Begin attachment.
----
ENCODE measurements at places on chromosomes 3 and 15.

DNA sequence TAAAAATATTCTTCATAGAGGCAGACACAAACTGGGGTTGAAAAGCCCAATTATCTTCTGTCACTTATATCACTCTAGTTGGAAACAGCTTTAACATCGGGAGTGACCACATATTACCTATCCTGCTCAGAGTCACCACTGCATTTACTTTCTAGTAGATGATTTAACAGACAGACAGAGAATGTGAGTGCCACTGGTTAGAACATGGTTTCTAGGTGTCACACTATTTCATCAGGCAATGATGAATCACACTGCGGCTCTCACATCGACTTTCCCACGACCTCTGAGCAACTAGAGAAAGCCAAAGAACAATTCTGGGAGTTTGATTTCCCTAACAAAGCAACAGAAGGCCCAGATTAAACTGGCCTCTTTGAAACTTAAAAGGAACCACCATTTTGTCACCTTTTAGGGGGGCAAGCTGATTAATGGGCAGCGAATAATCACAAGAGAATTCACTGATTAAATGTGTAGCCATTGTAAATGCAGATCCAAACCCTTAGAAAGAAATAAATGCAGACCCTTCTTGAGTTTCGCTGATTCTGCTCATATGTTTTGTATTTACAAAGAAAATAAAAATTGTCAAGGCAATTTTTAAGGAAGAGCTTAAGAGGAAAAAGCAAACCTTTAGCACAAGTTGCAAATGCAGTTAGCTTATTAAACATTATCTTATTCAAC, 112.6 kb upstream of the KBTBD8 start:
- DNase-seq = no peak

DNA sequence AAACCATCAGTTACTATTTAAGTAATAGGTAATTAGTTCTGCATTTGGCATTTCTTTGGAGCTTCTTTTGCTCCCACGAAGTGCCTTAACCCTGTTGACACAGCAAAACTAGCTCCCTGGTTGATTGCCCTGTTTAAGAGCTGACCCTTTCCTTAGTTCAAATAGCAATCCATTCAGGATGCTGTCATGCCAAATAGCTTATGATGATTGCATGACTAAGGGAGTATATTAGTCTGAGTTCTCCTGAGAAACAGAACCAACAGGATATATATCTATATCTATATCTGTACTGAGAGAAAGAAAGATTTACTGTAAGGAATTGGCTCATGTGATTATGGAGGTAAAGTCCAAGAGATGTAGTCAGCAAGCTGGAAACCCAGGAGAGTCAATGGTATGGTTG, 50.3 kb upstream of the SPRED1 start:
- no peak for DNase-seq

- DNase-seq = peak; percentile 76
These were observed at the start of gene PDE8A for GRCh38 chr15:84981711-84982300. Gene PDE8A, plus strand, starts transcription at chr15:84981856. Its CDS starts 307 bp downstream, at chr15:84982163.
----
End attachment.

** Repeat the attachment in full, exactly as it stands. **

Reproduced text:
ENCODE measurements at places on chromosomes 3 and 15.

DNA sequence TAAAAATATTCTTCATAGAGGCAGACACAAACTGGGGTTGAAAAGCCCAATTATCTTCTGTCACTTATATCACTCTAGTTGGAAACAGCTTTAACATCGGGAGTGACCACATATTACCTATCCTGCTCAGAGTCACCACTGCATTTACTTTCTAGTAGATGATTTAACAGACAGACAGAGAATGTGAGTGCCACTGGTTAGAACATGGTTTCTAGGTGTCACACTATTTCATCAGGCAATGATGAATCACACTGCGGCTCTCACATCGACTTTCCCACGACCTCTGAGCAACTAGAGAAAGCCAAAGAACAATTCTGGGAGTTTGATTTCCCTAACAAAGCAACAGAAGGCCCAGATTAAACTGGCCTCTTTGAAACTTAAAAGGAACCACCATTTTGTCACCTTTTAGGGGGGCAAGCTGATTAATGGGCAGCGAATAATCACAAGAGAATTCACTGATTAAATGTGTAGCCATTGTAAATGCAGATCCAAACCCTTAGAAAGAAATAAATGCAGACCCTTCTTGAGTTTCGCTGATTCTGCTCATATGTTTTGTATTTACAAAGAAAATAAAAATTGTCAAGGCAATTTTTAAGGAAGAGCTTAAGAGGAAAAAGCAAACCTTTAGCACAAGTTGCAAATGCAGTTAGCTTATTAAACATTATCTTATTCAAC, 112.6 kb upstream of the KBTBD8 start:
- DNase-seq = no peak

DNA sequence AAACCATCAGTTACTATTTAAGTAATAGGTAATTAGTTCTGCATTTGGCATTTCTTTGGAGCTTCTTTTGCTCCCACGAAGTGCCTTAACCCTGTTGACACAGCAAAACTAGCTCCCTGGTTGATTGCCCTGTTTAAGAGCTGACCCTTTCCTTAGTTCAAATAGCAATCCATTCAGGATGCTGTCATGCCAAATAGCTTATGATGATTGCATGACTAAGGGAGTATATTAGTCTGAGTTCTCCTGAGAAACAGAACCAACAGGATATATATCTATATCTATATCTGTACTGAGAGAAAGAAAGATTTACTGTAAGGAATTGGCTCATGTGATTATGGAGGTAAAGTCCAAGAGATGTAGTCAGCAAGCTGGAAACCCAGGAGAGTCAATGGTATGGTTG, 50.3 kb upstream of the SPRED1 start:
- no peak for DNase-seq

- DNase-seq = peak; percentile 76
These were observed at the start of gene PDE8A for GRCh38 chr15:84981711-84982300. Gene PDE8A, plus strand, starts transcription at chr15:84981856. Its CDS starts 307 bp downstream, at chr15:84982163.